With more and more people opening up about their mental health online, you may find yourself thinking about a few things. You may feel proud of them for opening up about their struggles on a large platform, or you might feel comforted and feel less alone that someone you know also has struggles with their mental health. You might think about how social media is helping reduce the stigma about mental illness by giving many the opportunity to write about what they’re going through too!
And depending on what they’re opening up about, you may feel concerned for them. But it’s already easy to overanalyze our every interaction and potential interaction when using social media already, so how do you reach out to someone to check in on them if you’re worried about them? What if you share a social media platform with your child and see that they’re posting something that they haven’t shared with you about their mental health?
Unfortunately, most people are less likely to engage with negative posts, and are less likely to reach out because of the bystander effect (where they think that someone else is going to talk to that person, so they don’t need to). However, one of the best ways to approach these kinds of situations is to think about what you want people to do if you ever expressed that you’re struggling with your mental health. What do you want them to say? How would you want them to say it? What don’t you want them to say?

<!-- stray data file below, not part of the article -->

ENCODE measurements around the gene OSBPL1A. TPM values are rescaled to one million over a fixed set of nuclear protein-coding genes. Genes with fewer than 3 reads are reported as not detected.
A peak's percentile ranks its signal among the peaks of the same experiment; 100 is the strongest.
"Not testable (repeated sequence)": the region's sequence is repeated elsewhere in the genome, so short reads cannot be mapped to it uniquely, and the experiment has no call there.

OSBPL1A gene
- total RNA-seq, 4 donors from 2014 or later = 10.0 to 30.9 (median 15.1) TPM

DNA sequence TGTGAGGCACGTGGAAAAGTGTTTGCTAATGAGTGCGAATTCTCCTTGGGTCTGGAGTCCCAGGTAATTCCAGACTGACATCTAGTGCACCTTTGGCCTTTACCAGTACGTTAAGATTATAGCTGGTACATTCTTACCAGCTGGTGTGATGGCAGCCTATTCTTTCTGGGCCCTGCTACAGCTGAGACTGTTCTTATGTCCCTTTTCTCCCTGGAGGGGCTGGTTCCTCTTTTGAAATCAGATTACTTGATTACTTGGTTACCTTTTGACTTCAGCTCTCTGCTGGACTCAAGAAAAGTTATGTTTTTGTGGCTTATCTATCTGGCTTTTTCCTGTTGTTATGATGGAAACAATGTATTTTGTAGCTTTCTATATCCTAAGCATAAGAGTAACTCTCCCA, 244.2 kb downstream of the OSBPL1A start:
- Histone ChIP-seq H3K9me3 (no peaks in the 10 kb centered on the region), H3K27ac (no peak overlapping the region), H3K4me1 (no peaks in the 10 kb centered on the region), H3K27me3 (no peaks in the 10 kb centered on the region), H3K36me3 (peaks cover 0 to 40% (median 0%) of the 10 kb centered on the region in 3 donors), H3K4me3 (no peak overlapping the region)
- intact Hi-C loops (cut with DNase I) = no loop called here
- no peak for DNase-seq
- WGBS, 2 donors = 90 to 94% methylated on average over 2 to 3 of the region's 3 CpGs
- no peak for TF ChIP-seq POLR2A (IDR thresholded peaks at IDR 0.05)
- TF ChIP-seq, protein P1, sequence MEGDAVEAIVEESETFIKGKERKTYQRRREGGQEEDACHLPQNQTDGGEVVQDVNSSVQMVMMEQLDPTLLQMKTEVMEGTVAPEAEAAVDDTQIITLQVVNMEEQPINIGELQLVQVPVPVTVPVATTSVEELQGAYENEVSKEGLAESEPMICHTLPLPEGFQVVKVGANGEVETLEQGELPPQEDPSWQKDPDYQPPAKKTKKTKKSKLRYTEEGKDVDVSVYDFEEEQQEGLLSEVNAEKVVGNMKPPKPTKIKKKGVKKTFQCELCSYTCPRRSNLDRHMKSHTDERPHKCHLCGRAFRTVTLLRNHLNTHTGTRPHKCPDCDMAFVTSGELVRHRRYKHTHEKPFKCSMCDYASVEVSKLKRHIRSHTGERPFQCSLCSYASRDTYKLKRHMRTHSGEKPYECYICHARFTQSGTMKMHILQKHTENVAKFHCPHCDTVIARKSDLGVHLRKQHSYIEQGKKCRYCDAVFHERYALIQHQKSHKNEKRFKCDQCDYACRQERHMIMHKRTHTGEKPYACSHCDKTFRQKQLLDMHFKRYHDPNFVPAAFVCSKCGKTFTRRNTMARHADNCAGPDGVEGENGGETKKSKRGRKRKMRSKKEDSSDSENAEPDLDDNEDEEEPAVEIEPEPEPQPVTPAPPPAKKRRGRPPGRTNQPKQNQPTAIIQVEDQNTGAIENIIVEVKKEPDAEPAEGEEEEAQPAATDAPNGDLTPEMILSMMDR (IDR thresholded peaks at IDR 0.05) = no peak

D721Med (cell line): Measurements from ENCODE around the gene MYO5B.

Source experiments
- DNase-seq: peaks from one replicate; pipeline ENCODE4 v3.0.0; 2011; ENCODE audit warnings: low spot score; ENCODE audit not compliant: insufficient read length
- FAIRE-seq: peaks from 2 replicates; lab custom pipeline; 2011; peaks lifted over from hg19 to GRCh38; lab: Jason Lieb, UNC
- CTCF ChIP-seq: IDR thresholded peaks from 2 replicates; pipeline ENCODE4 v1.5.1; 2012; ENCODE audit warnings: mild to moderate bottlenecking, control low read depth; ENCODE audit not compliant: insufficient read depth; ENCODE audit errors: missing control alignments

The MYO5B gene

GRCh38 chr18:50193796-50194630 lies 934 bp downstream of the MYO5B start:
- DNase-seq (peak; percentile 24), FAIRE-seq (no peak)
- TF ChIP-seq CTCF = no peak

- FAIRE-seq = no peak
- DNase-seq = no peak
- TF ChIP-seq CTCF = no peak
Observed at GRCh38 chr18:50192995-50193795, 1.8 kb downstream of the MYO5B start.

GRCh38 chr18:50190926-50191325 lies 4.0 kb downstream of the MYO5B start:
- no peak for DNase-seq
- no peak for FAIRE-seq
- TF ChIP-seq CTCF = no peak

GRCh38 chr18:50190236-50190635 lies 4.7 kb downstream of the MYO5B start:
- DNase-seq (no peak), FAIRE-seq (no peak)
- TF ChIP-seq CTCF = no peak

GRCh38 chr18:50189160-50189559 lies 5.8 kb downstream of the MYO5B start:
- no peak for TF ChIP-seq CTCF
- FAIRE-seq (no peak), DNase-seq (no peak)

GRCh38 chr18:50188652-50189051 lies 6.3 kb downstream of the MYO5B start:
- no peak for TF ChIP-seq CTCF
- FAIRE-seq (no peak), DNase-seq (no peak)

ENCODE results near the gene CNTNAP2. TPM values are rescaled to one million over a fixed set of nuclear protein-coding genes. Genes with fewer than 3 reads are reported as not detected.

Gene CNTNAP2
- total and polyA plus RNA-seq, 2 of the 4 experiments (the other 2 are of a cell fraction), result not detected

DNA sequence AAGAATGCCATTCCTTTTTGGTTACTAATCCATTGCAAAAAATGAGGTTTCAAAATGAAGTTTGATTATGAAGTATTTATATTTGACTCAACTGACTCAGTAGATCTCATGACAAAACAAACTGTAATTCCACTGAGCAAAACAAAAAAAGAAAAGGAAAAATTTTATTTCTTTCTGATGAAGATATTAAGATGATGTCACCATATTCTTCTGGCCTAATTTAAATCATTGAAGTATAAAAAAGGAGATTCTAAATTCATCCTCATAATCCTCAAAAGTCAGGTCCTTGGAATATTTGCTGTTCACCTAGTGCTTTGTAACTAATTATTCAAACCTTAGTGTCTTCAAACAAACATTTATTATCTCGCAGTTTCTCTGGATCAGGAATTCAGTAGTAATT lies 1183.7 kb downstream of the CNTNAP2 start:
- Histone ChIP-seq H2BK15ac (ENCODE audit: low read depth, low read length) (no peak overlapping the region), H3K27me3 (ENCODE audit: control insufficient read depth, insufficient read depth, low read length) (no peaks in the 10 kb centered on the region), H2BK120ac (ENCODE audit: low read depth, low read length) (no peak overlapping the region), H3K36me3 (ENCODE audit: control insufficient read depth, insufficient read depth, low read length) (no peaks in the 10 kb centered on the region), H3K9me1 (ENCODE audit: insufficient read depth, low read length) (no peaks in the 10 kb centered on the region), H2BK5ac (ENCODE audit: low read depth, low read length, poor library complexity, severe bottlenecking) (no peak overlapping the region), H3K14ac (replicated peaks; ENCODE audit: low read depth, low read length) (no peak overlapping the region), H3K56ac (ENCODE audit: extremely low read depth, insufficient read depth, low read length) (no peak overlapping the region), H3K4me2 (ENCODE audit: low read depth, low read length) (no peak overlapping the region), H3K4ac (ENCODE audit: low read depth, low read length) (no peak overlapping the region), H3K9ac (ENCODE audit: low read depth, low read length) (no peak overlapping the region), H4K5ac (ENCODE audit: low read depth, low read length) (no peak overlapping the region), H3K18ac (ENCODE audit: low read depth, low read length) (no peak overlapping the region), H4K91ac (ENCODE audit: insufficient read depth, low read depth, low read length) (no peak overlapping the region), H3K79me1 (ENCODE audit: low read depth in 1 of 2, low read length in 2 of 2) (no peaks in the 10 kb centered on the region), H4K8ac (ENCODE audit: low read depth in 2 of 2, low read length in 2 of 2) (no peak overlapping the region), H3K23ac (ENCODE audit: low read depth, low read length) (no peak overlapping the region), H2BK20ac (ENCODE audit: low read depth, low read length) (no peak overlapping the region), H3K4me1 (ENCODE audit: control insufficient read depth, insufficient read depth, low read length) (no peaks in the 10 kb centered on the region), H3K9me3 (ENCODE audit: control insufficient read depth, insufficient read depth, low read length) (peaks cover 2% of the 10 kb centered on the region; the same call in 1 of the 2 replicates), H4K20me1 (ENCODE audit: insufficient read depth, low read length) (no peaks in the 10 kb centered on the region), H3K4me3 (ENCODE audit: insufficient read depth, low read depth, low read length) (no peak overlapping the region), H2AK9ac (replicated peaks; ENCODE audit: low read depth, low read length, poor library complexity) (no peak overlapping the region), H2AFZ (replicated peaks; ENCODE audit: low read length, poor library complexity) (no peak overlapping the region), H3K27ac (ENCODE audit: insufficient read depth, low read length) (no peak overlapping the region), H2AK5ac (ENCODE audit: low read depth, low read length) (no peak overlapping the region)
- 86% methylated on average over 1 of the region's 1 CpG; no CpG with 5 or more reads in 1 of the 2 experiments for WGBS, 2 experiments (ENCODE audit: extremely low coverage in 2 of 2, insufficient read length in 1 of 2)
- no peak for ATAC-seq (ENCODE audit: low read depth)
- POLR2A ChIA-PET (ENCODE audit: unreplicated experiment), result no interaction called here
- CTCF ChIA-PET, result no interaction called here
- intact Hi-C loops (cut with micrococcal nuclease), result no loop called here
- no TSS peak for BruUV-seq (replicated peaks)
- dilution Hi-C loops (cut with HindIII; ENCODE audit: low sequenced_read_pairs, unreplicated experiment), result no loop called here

In the case that you know this person and interact with them frequently (like your child or a friend of yours), a phone call or a conversation where you simply just ask how they are doing and show support can have a powerful impact. Just checking in on them and letting them know that you hope things look up soon can also help.
In more severe cases, it’s best to find someone close to that person and reach out to them to let them know that you’re concerned. Most social media sites also allow you to flag that post and report it stating that you think that person might be in harm.
Have you ever seen your child post something concerning online? What would you do if you saw your child posting something online about their mental health? What would you do if one of their friends reached out to you with concern because of something your child posted on social media?